NIO, the long-shot EV startup that likes its chances

Michael Dunne is president of Dunne Automotive, a Hong Kong investment advisory firm, and a contributor to Automotive News China.

You have to love an entrepreneur who puts his venture’s chances of success at a piddling 5 percent and wins over powerful people to his vision anyway.

Meet William Li, the 43-year-old chairman of NIO, the newest premium electric vehicle brand on the block.

He came up with the idea to build a high-performance electric car at the 2014 Paris auto show where he met — and quickly befriended — Martin Leach, former president of Ford of Europe.

Li had made his fortune as founder of Bitauto, a Chinese automotive Internet services company listed on Nasdaq.

Li: Taking it “one step at a time”

Li and Leach saw an opportunity to create a Tesla-type vehicle for China. They sketched ambitious plans to launch a global startup with manufacturing in Shanghai, r&d in Silicon Valley, engineering in Munich and design in London.

Those plans have begun to bear fruit. This month, NIO launched sales of its first product — an all-electric seven-seat SUV — in Beijing.

After he incorporated NIO in 2015, Li persuaded Tencent, China’s most valuable company, to invest hundreds of millions of dollars. Venture capital titans Sequoia Capital China and Hillhouse Capital came aboard, too.


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That same year, Li and Leach also persuaded the highly regarded Padmasree Warrior to leave Cisco and lead NIO’s technology team.

The India-born, Cornell-educated Warrior was named CEO of NIO USA, where she directs 460 employees in San Jose, Calif., on autonomous drive systems and connectivity.

People who have met Warrior say she is an intriguing blend of refinement, smarts and blunt talk. “Our goal is to build a robot that looks like a car,” she told Bloomberg last year.

The company’s first mass-market product is the ES8, a seven-seat SUV with plenty of performance chops. Think Tesla Model X without the flappy wings.

The aim is to take a chunk of China’s massive luxury segment, which at an estimated 2.3 million vehicles in 2017 is larger than the U.S. luxury market.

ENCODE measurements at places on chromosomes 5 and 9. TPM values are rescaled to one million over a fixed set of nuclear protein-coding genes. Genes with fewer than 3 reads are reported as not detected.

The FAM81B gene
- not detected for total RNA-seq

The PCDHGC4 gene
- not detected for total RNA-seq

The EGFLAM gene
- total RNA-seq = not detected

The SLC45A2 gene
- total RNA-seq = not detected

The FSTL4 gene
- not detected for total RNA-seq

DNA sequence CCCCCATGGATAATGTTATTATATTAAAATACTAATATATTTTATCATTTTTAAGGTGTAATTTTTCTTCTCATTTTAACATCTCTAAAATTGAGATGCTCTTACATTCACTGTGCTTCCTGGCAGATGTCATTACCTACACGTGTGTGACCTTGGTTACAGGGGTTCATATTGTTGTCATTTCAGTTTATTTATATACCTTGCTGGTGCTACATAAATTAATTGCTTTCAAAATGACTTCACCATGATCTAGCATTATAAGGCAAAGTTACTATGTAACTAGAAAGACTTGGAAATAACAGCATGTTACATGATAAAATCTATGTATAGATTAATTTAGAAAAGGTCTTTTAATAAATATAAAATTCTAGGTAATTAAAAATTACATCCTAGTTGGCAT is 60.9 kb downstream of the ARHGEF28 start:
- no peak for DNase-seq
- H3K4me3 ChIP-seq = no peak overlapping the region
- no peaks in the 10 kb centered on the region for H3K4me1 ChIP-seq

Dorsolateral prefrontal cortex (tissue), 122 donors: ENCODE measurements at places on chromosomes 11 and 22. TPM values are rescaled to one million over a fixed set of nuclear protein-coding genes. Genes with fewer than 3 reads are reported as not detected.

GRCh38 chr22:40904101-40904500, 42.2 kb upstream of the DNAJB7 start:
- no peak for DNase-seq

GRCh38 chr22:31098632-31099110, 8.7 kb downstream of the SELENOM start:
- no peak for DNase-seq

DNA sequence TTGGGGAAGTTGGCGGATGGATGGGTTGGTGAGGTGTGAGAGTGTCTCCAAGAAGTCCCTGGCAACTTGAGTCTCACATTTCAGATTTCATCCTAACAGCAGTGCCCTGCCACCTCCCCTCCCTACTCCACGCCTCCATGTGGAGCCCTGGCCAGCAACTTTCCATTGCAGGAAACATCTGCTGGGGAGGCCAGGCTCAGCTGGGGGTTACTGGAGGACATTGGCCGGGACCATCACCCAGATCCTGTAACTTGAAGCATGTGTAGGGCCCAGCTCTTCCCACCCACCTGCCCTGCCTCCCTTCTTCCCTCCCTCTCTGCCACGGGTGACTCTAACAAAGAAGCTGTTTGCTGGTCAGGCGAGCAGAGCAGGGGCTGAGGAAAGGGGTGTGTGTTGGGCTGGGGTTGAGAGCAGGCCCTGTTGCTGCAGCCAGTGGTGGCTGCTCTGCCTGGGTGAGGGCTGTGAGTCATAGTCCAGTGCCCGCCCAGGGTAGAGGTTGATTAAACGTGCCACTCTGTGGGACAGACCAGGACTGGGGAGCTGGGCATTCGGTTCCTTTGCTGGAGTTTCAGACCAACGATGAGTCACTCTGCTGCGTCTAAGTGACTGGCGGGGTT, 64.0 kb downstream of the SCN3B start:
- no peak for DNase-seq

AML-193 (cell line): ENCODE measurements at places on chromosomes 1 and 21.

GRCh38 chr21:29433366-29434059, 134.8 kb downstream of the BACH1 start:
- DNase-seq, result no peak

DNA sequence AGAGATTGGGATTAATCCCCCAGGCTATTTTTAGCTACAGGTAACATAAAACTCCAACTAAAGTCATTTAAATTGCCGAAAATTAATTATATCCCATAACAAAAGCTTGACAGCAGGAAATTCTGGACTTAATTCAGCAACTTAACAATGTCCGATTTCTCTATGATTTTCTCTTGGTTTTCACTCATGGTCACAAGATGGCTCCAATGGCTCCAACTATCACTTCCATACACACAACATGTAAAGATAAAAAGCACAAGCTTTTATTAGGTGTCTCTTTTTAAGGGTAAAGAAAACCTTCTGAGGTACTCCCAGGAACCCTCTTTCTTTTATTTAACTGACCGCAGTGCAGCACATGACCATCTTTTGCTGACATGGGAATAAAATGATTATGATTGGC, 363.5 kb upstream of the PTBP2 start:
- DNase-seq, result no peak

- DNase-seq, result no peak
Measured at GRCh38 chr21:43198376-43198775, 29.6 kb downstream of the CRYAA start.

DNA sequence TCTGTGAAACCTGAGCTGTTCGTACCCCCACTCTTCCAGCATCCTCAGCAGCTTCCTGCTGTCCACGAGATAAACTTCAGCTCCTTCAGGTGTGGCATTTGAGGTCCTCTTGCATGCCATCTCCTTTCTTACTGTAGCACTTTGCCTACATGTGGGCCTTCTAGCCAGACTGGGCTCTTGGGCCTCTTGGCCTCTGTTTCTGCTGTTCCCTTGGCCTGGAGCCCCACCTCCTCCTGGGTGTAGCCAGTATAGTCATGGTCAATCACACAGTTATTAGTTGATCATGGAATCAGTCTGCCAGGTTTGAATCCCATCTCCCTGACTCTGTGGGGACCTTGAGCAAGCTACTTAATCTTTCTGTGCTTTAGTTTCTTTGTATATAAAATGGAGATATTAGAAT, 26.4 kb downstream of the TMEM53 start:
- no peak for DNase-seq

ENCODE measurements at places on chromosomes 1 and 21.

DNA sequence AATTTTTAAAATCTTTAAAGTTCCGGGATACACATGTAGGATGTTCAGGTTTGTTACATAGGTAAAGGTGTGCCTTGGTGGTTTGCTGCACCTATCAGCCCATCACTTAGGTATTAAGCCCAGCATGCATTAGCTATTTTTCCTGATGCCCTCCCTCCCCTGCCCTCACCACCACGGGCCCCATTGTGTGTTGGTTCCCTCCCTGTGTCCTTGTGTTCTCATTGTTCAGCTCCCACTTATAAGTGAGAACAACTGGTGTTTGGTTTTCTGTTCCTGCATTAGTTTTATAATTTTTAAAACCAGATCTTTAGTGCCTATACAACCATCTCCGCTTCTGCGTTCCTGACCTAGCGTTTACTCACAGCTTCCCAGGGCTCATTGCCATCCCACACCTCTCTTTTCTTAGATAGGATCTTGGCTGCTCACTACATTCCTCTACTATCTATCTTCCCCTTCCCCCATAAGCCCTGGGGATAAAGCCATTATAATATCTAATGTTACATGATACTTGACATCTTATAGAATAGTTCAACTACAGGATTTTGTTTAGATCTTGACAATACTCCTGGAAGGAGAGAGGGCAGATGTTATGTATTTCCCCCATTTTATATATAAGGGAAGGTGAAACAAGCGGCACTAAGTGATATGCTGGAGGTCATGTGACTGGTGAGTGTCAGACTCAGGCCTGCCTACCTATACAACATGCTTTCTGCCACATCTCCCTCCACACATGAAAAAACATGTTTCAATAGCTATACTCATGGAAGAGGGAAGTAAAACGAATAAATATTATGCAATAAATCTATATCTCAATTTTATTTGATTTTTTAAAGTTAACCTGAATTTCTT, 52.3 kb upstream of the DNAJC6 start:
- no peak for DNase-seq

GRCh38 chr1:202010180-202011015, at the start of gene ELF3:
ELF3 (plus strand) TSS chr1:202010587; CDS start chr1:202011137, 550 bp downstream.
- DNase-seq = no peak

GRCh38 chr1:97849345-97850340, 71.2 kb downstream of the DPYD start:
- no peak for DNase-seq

Now let’s acknowledge the skeptics. Can a car company really go from zilch to product launch in less than one presidential term? Doubters are right to ask questions, but NIO has answers:

  • Manufacturing? NIO struck a deal with Jianghuai Automobile Co., Volkswagen’s EV partner in China, to assemble the vehicles.
  • Battery charging? NIO promises to offer swappable batteries, a creative fix to the inconveniences of charging in Chinese cities where most people live in high-rise apartments.
  • Capital? Funding has grown steadily to $2.2 billion.

This doesn’t eliminate all uncertainties, of course. Will brand-infatuated Chinese embrace NIO, a newbie without a deep heritage such as that of Mercedes?

The ES8, NIO’s all-electric SUV

What about build quality? Will the Chinese-built battery deliver adequate range and reliability? And will NIO overcome the loss of Leach, who succumbed to cancer last year?

We will not have to wait long to find out. Now that the ES8 is on sale in China, NIO plans its U.S. launch in 2020.

Li acknowledges the long odds, but remains undeterred. “We have a probability of success of only 5 percent,” Li said at an industry conference in early 2016, “but I am willing to take one step at a time to increase that rate.”

Winning ways often begin with a confident demeanor. NIO has hired the British band Imagine Dragons to open the ES8 launch party in Beijing with its hit single “Thunder!”

Five percent odds be damned.